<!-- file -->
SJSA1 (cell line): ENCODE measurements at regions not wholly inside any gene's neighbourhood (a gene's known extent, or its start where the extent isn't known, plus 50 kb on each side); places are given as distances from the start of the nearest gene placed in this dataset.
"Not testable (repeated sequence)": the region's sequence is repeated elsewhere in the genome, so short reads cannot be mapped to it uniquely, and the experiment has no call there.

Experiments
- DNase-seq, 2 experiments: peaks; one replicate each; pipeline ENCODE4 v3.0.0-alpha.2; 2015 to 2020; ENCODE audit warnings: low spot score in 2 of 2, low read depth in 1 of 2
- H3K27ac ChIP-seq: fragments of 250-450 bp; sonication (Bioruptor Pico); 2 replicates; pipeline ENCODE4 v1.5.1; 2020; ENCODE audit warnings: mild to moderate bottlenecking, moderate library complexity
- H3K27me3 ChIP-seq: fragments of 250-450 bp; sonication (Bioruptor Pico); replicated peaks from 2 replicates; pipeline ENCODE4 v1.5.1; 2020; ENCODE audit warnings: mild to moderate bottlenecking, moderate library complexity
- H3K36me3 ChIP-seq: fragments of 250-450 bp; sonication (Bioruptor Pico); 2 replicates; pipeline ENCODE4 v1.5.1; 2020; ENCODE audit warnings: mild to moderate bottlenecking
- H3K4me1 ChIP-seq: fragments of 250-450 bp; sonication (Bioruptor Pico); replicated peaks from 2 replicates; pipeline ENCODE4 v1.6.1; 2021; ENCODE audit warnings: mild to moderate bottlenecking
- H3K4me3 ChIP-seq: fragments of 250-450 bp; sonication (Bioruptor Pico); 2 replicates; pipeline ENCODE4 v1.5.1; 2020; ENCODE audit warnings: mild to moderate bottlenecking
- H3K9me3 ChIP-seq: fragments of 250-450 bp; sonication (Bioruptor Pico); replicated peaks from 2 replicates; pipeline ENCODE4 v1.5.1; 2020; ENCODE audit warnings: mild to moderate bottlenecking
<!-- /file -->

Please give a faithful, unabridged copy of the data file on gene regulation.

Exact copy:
SJSA1 (cell line): ENCODE measurements at regions not wholly inside any gene's neighbourhood (a gene's known extent, or its start where the extent isn't known, plus 50 kb on each side); places are given as distances from the start of the nearest gene placed in this dataset.
"Not testable (repeated sequence)": the region's sequence is repeated elsewhere in the genome, so short reads cannot be mapped to it uniquely, and the experiment has no call there.

Experiments
- DNase-seq, 2 experiments: peaks; one replicate each; pipeline ENCODE4 v3.0.0-alpha.2; 2015 to 2020; ENCODE audit warnings: low spot score in 2 of 2, low read depth in 1 of 2
- H3K27ac ChIP-seq: fragments of 250-450 bp; sonication (Bioruptor Pico); 2 replicates; pipeline ENCODE4 v1.5.1; 2020; ENCODE audit warnings: mild to moderate bottlenecking, moderate library complexity
- H3K27me3 ChIP-seq: fragments of 250-450 bp; sonication (Bioruptor Pico); replicated peaks from 2 replicates; pipeline ENCODE4 v1.5.1; 2020; ENCODE audit warnings: mild to moderate bottlenecking, moderate library complexity
- H3K36me3 ChIP-seq: fragments of 250-450 bp; sonication (Bioruptor Pico); 2 replicates; pipeline ENCODE4 v1.5.1; 2020; ENCODE audit warnings: mild to moderate bottlenecking
- H3K4me1 ChIP-seq: fragments of 250-450 bp; sonication (Bioruptor Pico); replicated peaks from 2 replicates; pipeline ENCODE4 v1.6.1; 2021; ENCODE audit warnings: mild to moderate bottlenecking
- H3K4me3 ChIP-seq: fragments of 250-450 bp; sonication (Bioruptor Pico); 2 replicates; pipeline ENCODE4 v1.5.1; 2020; ENCODE audit warnings: mild to moderate bottlenecking
- H3K9me3 ChIP-seq: fragments of 250-450 bp; sonication (Bioruptor Pico); replicated peaks from 2 replicates; pipeline ENCODE4 v1.5.1; 2020; ENCODE audit warnings: mild to moderate bottlenecking